My Skin's on Fire'

February 1, 2007

Mr. Finkelstein and others talk about how it feels to be stared at and avoided. One man tells a story of getting into a pool and seeing everyone else get out.

But that awareness only scratches the surface, these patients say - and largely ignores the deep emotional and psychosocial impacts of the disease.

Recognized by the American Academy of Dermatology with the 2006 Gold Triangle Award, the film "My Skin's on Fire: Living With Psoriasis" documents how patients grapple mentally with the disease's physical manifestations and resulting social scrutiny. It delves into their frustrations with imperfect, and often dangerous, treatments and illustrates their hope as options improve.

An independent filmmaker, Mr. Finkelstein has long wanted to tell the story of psoriasis in a way that no textbook could.

"Life gives you lemons and you try to make lemonade," he tells Dermatology Times. "I wanted to create a document that spoke honestly to the greater psoriasis community about how deeply challenging this illness can be."

Film chronicles ignorance

The 60-minute documentary, released in early 2006 and subsidized in part by Genentech, paints a picture on several fronts.

Patients from all walks of life tell their stories, while dermatologists fill in some of the blanks. The film tackles the many myths about the disease - from the belief that is only an itchy annoyance to the mistaken belief that it is deadly and contagious.

The documentary illustrates that society knows little about psoriasis, as demonstrated by random interviews on the street: One person said psoriasis had something to do with cirrhosis of the liver.

Mr. Finkelstein and others talk about how it feels to be stared at and avoided. One man tells a story of getting into a pool and seeing everyone else get out. Interviewees talk about troubles dating; very often, psoriasis sufferers become isolated, left to endure the pain and other symptoms of psoriasis and psoriatic arthritis alone.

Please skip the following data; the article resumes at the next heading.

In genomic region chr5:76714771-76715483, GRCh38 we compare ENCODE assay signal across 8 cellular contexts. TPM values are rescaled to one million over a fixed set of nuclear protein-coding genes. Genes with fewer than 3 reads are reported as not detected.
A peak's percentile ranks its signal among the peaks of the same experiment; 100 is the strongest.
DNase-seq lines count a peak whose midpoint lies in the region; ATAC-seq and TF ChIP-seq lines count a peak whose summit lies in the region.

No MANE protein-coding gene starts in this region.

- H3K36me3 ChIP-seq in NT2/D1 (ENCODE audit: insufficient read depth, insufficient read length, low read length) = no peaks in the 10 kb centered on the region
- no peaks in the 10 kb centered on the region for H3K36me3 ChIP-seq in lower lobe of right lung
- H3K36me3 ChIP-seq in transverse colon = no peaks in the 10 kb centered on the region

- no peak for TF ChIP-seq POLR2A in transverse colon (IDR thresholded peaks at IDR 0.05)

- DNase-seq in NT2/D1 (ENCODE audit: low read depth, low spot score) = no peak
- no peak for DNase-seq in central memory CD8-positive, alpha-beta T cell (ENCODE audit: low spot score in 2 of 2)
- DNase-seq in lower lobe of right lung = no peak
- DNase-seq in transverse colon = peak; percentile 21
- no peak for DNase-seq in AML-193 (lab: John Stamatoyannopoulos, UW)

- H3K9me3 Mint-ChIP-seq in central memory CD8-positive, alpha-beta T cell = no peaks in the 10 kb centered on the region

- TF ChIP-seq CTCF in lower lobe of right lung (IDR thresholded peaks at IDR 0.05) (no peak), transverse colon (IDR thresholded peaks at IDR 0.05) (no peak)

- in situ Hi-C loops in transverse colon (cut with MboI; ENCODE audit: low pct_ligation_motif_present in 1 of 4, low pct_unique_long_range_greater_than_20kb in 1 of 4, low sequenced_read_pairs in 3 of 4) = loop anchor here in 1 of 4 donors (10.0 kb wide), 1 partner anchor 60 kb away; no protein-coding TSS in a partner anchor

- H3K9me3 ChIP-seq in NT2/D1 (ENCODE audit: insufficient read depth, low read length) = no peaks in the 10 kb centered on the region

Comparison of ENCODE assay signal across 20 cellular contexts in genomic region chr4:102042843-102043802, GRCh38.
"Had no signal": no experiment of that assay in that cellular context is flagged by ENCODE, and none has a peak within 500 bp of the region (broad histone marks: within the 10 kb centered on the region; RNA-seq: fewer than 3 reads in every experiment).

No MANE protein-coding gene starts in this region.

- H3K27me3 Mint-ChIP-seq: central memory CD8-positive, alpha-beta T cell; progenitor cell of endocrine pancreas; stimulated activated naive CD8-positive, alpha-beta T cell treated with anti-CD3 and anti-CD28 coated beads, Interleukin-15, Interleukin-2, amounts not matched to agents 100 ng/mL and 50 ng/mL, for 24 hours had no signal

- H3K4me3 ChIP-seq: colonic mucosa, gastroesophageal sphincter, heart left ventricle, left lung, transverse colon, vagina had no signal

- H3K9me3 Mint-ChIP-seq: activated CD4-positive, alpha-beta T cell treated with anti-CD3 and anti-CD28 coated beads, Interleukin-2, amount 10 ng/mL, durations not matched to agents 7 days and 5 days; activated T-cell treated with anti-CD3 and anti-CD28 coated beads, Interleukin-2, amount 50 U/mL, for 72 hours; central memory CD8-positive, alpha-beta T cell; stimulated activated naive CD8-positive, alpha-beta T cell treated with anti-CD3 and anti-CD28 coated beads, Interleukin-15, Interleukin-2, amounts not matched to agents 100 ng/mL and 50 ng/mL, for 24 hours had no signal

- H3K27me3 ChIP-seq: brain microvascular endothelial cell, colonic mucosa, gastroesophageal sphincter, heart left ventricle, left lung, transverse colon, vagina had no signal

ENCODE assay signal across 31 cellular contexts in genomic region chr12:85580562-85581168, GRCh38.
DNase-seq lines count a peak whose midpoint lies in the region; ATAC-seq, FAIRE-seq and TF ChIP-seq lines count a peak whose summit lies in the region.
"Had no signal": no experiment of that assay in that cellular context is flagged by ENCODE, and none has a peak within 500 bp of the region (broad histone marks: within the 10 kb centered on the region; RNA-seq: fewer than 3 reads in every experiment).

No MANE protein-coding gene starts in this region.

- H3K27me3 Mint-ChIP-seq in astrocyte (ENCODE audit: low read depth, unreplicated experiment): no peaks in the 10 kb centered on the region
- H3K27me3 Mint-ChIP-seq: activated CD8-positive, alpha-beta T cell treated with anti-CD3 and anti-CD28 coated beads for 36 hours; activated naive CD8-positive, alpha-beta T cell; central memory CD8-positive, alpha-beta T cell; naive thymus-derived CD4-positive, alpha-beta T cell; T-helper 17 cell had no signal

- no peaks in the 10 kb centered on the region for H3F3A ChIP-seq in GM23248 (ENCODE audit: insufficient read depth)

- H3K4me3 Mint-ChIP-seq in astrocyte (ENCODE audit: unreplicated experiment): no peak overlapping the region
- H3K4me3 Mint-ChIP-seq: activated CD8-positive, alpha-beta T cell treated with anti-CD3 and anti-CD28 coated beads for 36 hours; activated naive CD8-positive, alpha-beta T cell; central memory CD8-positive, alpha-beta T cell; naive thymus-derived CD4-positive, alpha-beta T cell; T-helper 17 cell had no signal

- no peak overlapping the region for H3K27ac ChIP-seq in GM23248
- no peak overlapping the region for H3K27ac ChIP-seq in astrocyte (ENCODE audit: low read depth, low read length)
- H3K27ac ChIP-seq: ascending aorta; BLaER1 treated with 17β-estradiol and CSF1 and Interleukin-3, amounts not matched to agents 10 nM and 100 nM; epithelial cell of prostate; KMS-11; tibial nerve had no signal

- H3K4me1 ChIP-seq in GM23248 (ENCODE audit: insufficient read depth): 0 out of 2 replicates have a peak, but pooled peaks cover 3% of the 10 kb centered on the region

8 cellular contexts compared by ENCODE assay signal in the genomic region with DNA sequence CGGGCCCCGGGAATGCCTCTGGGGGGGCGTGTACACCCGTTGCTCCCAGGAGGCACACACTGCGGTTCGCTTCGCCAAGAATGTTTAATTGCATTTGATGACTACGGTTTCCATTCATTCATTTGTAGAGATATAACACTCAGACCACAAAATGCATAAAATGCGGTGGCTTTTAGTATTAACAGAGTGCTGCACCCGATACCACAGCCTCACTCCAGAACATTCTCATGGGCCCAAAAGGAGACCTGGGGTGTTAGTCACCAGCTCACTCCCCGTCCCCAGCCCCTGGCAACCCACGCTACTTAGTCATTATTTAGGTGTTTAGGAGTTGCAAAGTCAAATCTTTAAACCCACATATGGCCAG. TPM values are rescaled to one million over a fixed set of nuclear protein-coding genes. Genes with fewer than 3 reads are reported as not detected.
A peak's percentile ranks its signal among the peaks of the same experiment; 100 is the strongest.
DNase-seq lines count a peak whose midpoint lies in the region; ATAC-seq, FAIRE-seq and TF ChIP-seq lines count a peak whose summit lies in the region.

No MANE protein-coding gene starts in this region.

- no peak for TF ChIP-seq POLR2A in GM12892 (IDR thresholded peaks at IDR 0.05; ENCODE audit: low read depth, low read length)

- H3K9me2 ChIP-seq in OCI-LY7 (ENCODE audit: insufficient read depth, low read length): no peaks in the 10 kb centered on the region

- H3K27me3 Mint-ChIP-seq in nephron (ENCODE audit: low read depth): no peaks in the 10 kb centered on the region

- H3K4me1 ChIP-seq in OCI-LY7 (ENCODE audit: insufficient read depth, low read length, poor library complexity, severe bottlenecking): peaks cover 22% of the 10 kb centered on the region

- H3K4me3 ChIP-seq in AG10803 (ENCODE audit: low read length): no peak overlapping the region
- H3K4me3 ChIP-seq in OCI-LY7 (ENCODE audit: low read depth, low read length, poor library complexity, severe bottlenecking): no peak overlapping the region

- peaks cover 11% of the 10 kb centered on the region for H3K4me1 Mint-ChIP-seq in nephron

Many of those interviewed during the 50 hours of filming had psoriasis through the 1970s, '80s and '90s, when treatments were limited to those that made compliance highly labor intensive and messy, such as coal tar, and to ultraviolet light and dangerous medications, including methotrexate and cyclosporine.

Interviewees talk about how the side effects of treatments and exposure to sunlight have come back to haunt them in the form of skin cancer and more.

Genesis in 1970s

Mr. Finkelstein started filming for the project in the late 1970s, when he sought an alternative treatment in Mexico.

He was hoping to film a cure, but instead fell ill and abandoned the thought of doing such a film until the summer of 2002. It was at that time that he approached Gail Zimmerman, president and CEO of the National Psoriasis Foundation, asking if anything existed that would help doctors, patients and loved ones learn about the struggles that psoriasis patients face.

"Gail said there was nothing," Mr. Finkelstein says.

Mr. Finkelstein wrote a grant, secured funding and started filming, interviewing primarily people in the San Francisco Bay area, but adding footage from Washington on Capitol Hill Day, an annual event that brings members of the National Psoriasis Foundation to meet with their legislators on the Hill.

There is an arc to the film's storyline, from desperation to modern-day hope.

"The film really is geared to people with moderate-to-severe illness (which represents at least a third of all psoriasis patients)," Mr. Finkelstein says. "Lack of knowledge often creates fear and misunderstanding."